• PL/SQL Block: The program is a PL/SQL block. Job or program arguments are not supported when the job or program type is PLSQL_BLOCK. In this case, the number of arguments must be 0. Enter or paste in the complete PL/SQL code, or edit the existing code.

  • Stored Procedure: The program is a PL/SQL or Java stored procedure, or an external C subprogram. Only procedures, not functions with return values, are supported. PL/SQL procedures with INOUT or OUT arguments are not supported.

    Schema: Schema of the stored procedure. I not specified, the schema of the job is assumed.

    Procedure: Name of the stored procedure.

    Arguments: For each argument: name, data type, default value, and whether it is an input, output, or input/output argument.

  • Remote Stored Procedure: The program is a remote stored procedure. You specify the procedure name and any arguments.

    Procedure: Name of the stored procedure.

    Arguments: For each argument: name, data type, default value, and whether it is an input, output, or input/output argument.

  • Executable: The program is external to the database. External programs implies anything that can be executed from the operating system's command line. AnyData arguments are not supported.

    Executable: Name of the external executable, including the full path name, but excluding any command-line arguments. If the action starts with a single question mark ('?'), the question mark is replaced by the path to the Oracle home directory for a local job or to the Scheduler agent home for a remote job. If the action contains an at-sign ('@') and the job is local, the at-sign is replaced with the SID of the current Oracle instance.

    Arguments: For each argument: name, data type, default value, and whether it is an input, output, or input/output argument

  • Script: The program is a SQL Script (SQL*Plus statements), Backup Script (RMAN commands), or External Script (operating system commands). Enter or paste the script text in the box.

Properties tab

Enables you to set program properties. For most properties the default is null, but you can check the box to specify a value.

Detached: TRUE if the program is a detached job; otherwise, FALSE. Use a detached job to start a script or application that runs in a separate process, independently and asynchronously to the Scheduler. A detached job typically starts another process and then exits. Upon exit (when the job action is completed) a detached job remains in the running state. The running state indicates that the asynchronous process that the job started is still active. When the asynchronous process finishes its work, it must connect to the database and call DBMS_SCHEDULER.END_DETACHED_JOB_RUN, which ends the job.

Max Runs: Maximum number of runs before the program is marked as completed.

Max Failures: Maximum number of failures tolerated before the program is marked as broken.

Max Run Duration: Maximum run duration of the program.

Schedule Limit: Maximum delay time between scheduled and actual job start before a program run is canceled.

5.56 Create/Edit Role

This dialog box is used for creating a new database role or editing an existing database role. The role properties are grouped under several tabs.

To create or edit a role, the user associated with your database connection must have the DBA role. You should also be familiar with the main concepts and techniques documented in Oracle Database Administrator's Guide and in the chapter about configuring privilege and role authorization in Oracle Database Security Guide.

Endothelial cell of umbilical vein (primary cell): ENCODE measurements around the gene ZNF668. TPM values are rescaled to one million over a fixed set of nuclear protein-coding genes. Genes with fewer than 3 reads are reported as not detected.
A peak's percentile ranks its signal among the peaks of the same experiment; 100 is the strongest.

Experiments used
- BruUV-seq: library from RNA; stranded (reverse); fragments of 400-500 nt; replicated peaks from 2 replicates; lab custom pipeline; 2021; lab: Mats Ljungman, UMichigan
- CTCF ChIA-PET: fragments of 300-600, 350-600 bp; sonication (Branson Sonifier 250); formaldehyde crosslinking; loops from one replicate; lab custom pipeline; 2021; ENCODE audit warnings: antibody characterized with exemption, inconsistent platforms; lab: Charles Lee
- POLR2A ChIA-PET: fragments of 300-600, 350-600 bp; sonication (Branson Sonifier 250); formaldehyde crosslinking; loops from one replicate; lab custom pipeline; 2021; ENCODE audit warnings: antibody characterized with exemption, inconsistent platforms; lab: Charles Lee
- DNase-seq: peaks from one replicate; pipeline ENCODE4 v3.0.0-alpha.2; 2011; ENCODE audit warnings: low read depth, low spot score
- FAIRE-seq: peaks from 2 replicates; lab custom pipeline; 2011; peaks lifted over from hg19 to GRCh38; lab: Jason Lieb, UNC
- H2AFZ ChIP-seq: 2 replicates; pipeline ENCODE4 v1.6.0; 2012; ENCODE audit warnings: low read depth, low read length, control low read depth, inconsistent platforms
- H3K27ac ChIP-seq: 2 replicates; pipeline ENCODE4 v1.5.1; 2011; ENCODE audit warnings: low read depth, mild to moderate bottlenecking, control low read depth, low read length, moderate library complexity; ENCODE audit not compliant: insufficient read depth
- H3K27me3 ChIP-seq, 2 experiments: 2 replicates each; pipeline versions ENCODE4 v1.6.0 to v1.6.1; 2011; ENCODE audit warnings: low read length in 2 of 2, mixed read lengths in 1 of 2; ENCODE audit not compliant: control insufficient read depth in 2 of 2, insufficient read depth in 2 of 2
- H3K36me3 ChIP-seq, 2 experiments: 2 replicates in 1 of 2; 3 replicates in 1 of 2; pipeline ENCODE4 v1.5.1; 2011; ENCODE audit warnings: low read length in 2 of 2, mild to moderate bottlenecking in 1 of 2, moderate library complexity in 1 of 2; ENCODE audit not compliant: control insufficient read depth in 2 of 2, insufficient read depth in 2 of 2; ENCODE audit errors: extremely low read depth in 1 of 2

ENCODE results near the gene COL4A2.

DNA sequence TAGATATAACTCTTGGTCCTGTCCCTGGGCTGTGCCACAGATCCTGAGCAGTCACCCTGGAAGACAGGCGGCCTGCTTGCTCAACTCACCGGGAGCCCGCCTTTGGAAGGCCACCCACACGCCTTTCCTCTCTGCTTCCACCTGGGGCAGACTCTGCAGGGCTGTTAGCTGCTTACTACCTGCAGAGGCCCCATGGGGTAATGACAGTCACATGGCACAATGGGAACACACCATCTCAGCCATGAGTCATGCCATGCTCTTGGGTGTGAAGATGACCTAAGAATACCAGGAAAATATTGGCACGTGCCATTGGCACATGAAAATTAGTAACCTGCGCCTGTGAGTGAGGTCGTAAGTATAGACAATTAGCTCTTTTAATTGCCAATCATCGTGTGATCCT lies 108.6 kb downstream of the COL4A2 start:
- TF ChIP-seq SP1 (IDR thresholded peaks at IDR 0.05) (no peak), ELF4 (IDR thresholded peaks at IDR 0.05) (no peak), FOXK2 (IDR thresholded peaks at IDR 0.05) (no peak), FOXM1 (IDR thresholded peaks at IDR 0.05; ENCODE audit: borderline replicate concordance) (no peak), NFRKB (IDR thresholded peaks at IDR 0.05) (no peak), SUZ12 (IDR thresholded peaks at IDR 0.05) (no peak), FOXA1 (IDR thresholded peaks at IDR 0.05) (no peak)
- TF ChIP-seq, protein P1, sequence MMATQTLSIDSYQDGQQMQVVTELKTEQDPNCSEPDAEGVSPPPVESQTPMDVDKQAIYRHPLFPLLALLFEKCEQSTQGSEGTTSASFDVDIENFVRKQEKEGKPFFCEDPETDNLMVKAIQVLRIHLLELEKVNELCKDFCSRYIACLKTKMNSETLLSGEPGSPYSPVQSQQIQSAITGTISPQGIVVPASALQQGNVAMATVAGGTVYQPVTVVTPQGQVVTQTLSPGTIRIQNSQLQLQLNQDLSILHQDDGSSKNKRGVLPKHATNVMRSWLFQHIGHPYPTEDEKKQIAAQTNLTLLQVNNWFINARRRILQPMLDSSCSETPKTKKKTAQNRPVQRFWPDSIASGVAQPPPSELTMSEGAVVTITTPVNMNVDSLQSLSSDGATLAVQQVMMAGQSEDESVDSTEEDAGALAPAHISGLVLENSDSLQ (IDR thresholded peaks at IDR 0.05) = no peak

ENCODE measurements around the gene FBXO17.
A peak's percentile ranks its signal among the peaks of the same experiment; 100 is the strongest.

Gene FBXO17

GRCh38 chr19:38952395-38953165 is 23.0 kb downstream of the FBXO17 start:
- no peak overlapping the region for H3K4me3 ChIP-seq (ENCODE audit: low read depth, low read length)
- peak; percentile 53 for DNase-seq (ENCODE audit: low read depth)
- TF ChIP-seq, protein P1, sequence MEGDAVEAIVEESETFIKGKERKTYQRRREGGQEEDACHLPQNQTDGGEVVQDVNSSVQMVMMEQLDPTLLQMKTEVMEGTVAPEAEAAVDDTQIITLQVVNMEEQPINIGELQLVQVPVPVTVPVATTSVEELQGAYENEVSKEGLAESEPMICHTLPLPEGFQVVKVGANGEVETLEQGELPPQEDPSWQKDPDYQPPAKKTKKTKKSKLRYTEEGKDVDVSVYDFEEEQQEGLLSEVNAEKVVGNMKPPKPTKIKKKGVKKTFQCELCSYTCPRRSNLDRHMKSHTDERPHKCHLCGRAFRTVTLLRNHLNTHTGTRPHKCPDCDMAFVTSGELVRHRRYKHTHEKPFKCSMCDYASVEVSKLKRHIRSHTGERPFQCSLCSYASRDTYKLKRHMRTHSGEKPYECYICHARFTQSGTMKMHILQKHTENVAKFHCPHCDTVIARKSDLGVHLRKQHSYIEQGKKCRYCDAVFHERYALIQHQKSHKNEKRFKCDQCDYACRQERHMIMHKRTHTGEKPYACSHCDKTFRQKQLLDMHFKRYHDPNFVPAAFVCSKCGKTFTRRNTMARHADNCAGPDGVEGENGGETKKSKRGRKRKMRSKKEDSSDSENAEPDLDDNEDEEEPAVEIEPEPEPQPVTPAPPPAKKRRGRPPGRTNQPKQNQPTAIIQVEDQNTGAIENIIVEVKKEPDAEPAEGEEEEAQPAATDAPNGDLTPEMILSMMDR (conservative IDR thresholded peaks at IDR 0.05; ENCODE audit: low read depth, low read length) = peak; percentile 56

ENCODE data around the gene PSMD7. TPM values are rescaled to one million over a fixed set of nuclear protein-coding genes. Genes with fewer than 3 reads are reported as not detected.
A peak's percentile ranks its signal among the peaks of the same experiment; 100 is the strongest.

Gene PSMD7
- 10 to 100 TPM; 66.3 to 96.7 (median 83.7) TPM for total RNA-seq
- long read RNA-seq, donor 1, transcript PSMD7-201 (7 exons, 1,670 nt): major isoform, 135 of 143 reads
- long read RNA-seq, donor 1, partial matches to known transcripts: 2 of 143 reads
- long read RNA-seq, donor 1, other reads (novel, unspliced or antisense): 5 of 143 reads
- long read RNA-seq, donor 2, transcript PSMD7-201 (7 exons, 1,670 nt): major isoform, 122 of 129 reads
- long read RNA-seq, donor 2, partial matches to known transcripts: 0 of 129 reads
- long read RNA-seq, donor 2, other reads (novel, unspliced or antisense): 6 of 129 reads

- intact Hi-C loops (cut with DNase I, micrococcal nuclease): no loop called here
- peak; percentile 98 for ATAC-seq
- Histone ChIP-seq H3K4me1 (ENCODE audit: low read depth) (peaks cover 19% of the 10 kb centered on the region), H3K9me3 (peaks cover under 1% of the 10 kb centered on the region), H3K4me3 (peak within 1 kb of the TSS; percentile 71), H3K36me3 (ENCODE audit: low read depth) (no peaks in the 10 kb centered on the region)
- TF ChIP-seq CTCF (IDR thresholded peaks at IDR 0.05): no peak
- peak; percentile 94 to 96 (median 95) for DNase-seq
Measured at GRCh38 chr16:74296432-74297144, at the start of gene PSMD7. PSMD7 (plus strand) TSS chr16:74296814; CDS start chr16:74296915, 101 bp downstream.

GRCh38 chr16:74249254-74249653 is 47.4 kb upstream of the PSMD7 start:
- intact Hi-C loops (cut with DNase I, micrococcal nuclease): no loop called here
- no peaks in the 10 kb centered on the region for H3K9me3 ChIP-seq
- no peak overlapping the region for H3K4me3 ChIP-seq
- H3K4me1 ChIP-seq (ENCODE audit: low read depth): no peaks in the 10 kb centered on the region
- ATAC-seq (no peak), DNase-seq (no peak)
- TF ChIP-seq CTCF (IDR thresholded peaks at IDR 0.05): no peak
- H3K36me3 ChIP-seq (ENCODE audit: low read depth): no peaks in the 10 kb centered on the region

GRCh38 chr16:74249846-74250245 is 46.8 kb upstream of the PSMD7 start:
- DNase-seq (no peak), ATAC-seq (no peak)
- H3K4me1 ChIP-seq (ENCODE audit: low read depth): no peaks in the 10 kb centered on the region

Role tab

Specifies general properties for the role.

Role Name: The role name string. For an existing role, this field is read-only; to change the name, you must drop the user and create a new user with the desired name.

New Password: If you specify a password, the role is a local role and a user must specify the password to the database when enabling the role. If you do not specify a password, the role is authorized by the database and no password is required to enable the role.

If you specify a password, you must type the same password string for Confirm Password.

Granted Roles tab

Specifies roles to be granted to the role being created or modified. For each listed role, you can check Granted to grant the specified role to this role, Admin to permit the role to grant this role to other users or roles, and Default to use the default settings for Granted and Admin.

For convenience, you can click buttons to affect all settings (Grant All, Revoke All, Admin All, Admin None, Default All, Default None); then, you can specify other settings for individual roles.

System Privileges tab

Specifies privileges to be granted to the user. For each privilege, you can check Granted to grant the privilege, and Admin Option to permit the user to grant the privilege to other users.

For convenience, you can click buttons to affect all settings (Grant All, Revoke All, Admin All, Admin None); then, you can specify other settings for individual privileges.

SQL tab

Displays the SQL statements that SQL Developer will use to create (after executing a CREATE ROLE statement) a new user or to edit an existing role. This display is read-only; if you want to make any changes, go back to the relevant tabs and make the changes there.

5.57 Create/Edit Schedule

This dialog box is used for creating or editing an Oracle Scheduler schedule. For more information about job scheduling, see Section 1.13, "Scheduling Jobs Using SQL Developer".

(To create a schedule, SQL Developer internally uses the DBMS_SCHEDULER.CREATE_SCHEDULE procedure.)

Properties

Name: Name of the schedule. The name has to be unique in the SQL namespace. For example, a schedule cannot have the same name as a table in a schema.

Description: Optional text string that can be used to describe the schedule.